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10 days, 5 trekking - Keep an eye out for condors in the massive Apurimac Canyon on your way to Choquequirao Machu Picchu’s spectacular sister city.
International flight to/from Lima, pre- & post- tour accommodation, visas, vaccinations, personal insurance, meals except where specified above, drinks, laundry, souvenirs, tips while on optional excursions and other items of a personal nature. Medical travel insurance is not included through Southern Crossings and cancellation insurance is advisable.
Arrive in Lima anytime today and private transfer to your hotel. If arriving during the day, your hotel will be in the neighborhood of Miraflores, with good artisan markets and restaurants, and you’ll have an included city tour in the afternoon. The city tour lets you explore the wonders of the colonial capital, you visit the famous Plaza de Armas, as well as the impressive Cathedral in the Plaza and the beautiful San Francisco church. You also get a chance to take in some beautiful views of the coast at Parque de Amor.
Lima City Tour – Option 2: Larco Museum & Huaca Pucllana (upon request). Let us know if you would prefer this tour over the Cathedral Tour (or both for an extra fee). We could also plan a tour of the Huaca Pucllana at night if you have time in Lima. The site is lit up until midnight and looks amazing!
The Larco Museum is housed in an 18th century viceroyalty-era mansion. Surrounded by beautiful gardens, the Larco Museum is a stimulating and inspiring space in which visitors can enjoy and learn more about the fascinating history of ancient Peru. The cultures gallery provides a clear and captivating narrative account of more than 5000 years of pre-Columbian Peruvian history. Visiting the Larco Museum with their more than 45,000 meticulously catalogued archaeological objects, is a unique experience.
The Archaeological Complex “Huaca Pucllana” was an Administrative and Ceremonial Center of the Lima Culture, a society that developed at the Peruvian Central Coast between 200 AD and 700 AD. Located in today’s district of Miraflores the “Huaca Pucllana” was built around 500 AD. “Pucllana” is one of the most important ancient monuments in Lima. Based on the “Huaca Pucllana” architecture and found objects, it is believed that the complex was the heart of development of the “Lima Culture” and served as a ceremonial and administrative center.
If arriving late at night, you’ll be close to the airport for a bit more sleep before your next day’s flight, and you’ll have your city tour of Lima upon your return.
A short flight brings us to the famous Inca city of Cuzco. After checking into your hotel, we set out to explore the incredible capital of the Inca Empire. We head to the picturesque Plaza de Armas to the fascinating cathedral to see the colonial influence in the city, and we can admire the stunning architecture of the church and also the native influences subtly woven in into the artwork. Onwards to Coricancha church, where the colonial and Incan architectures are on display side-by-side directly contrasted with each other. Afterwards we make our way above the city to the imposing fortress of Sacsayhuaman where we can marvel at the incredible stonework and architecture of the Inca civilization. We head back to Cuzco in the late afternoon.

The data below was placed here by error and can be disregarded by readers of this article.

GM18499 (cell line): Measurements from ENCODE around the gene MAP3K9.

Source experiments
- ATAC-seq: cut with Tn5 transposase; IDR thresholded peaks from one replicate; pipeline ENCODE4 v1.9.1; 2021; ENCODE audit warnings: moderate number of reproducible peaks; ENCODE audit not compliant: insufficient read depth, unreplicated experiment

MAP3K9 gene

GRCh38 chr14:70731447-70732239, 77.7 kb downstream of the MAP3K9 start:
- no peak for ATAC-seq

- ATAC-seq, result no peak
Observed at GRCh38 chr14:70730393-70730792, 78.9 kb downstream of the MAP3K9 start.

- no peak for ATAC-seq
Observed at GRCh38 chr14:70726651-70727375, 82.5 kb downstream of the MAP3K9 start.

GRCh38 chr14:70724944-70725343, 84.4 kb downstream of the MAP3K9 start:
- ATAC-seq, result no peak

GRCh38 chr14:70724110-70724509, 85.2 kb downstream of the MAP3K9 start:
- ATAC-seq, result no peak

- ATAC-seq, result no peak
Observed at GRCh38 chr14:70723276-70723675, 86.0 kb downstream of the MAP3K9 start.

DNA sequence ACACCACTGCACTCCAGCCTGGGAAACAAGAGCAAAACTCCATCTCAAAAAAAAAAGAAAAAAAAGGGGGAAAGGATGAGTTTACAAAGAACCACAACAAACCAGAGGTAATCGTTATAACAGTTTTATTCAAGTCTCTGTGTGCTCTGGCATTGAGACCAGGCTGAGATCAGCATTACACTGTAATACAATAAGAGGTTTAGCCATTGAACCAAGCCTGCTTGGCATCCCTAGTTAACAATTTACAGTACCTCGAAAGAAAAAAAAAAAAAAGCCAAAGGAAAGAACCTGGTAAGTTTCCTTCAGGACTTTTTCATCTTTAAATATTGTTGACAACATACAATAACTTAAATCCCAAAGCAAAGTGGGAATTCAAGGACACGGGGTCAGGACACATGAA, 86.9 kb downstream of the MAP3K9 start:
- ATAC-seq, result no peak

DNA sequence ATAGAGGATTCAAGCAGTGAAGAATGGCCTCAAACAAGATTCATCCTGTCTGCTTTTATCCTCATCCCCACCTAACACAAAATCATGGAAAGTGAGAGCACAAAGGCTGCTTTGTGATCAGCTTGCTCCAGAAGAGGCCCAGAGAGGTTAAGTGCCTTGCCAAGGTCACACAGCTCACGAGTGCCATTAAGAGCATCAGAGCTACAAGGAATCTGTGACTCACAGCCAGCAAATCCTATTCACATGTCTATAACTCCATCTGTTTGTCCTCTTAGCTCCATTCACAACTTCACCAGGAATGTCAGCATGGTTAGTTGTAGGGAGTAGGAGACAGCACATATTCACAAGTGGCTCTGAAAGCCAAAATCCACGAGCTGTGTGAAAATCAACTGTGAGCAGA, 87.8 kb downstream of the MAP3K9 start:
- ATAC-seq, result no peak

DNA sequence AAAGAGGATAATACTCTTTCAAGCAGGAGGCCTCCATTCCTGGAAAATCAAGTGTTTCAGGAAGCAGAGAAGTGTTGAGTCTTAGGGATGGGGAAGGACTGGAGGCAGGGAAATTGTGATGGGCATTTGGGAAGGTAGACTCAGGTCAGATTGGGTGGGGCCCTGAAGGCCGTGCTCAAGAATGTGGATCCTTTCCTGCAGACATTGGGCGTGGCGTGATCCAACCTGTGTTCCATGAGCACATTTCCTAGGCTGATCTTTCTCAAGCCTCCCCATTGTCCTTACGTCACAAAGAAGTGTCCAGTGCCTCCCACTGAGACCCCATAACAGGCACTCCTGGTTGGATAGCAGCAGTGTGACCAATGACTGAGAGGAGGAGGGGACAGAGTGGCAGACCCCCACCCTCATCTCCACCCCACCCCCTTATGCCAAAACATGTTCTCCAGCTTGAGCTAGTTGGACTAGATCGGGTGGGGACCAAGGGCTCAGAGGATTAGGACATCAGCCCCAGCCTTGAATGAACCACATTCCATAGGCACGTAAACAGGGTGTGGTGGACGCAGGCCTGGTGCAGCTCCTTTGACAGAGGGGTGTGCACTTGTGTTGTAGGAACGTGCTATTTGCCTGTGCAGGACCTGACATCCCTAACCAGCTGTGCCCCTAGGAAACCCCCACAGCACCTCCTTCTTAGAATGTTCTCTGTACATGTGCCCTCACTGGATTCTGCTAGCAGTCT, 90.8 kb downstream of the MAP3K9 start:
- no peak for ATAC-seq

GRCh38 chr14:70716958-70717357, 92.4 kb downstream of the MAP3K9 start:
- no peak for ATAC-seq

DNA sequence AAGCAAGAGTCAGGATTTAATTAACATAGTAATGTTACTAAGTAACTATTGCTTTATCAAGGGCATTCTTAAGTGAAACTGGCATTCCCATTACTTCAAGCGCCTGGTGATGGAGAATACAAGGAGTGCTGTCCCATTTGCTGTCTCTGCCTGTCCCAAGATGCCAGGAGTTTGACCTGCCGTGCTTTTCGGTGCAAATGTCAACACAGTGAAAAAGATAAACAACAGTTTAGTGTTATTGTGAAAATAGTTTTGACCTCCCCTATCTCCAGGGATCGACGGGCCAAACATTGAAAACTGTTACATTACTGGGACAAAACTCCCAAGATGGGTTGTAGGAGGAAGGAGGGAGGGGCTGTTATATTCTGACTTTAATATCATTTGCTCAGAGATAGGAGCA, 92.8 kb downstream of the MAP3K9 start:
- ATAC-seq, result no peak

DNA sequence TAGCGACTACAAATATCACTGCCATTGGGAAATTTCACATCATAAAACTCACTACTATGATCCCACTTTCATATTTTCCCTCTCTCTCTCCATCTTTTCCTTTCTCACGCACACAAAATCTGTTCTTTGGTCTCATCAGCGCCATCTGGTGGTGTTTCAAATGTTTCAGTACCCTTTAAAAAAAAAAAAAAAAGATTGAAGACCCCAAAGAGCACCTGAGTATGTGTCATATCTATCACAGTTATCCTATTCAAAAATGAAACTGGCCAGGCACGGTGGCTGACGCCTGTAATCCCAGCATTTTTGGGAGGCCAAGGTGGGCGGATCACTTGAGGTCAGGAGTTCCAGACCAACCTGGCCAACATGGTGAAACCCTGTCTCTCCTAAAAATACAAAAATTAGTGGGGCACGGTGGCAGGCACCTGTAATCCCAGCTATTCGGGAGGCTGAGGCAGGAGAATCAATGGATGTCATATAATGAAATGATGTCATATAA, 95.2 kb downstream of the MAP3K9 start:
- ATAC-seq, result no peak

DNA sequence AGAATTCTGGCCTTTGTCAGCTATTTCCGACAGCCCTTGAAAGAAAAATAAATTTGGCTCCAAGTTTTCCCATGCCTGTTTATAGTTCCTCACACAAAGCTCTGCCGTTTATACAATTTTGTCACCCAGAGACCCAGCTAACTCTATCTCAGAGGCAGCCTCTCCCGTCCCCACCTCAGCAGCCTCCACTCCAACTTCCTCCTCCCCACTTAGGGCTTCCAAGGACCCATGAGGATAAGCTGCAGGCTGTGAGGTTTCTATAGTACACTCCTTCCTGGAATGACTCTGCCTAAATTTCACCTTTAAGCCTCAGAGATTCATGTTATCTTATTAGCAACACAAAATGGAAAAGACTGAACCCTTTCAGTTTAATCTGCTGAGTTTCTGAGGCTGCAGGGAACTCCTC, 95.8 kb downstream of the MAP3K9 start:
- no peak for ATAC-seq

A beautiful early morning train journey across the high plain above Cusco then down the Urubamba Valley to majestic Machu Picchu. Known as one of the greatest architectural achievements in the world, this historic sanctuary is considered one of the seven manmade wonders of the world. After a guided tour, take time for independent exploration of this magnificent site. Overnight in Aguas Calientes the town below Machu Picchu.
Return by early afternoon train to Cusco where you’ll have the day free to rest, explore or make preparations for the journey to Choquequirao archaeological site beginning tomorrow.
This morning we head out of Cuzco to the tiny, picturesque village of Cachora, the starting point of our trek. We’ll take it easy today, walking generally downhill for about six hours. Shortly after leaving the village, we’ll find ourselves skirting a ridge high above the Apurimac River, with a stunning line of glistening white peaks, the Salcantay range, directly across from us. Our trail then takes us winding into the vertiginous Apurimac Canyon. Flora varies according to the season, but orchids, giant blooming agaves and entire hillsides covered in a carpet of blue and purple flowers are some of the things we may see. The views are spectacular from the start on this trek. The campsite is near the raging Apurimac River.
This morning we cross the Apurimac and ascend for a couple of hours to the small farm of Santa Rosa, where a welcoming glass of chicha, traditional Andean corn beer, often awaits us. Afterwards we climb for approximately three more hours up lush, verdant hillsides and past gushing waterfalls before relaxing for a late and well-deserved lunch. From here it is just a two-hour, mostly level hike to the ruins of Choquequirao. We set up camp just outside the ruins.
Today is dedicated to exploring the incredible ruins of Choquequirao. Nearly as large as Machu Picchu and many would say in a more stunning location, Choquequirao was never discovered by the Spanish conquistadors. It was probably one of the “royal estates” of the Incas and served as a gateway to the wild Vilcabamba region beyond. It was also likely used as a base from which to attack the Spanish on the road from Cusco to Lima during the Inca rebellion of the 1500′s and may well have held Spanish prisoners. Today, the site is only partially cleared, allowing us to see many of the delicate and beautiful aspects of Inca architecture while also allowing us to “play Indiana Jones” and discover many constructions still buried in vegetation. Our guide will explain the history and importance of the site. Afterwards you will have free time to visit the many sectors of the complex and watch for condors which frequent the site. Same campsite, just outside the ruins.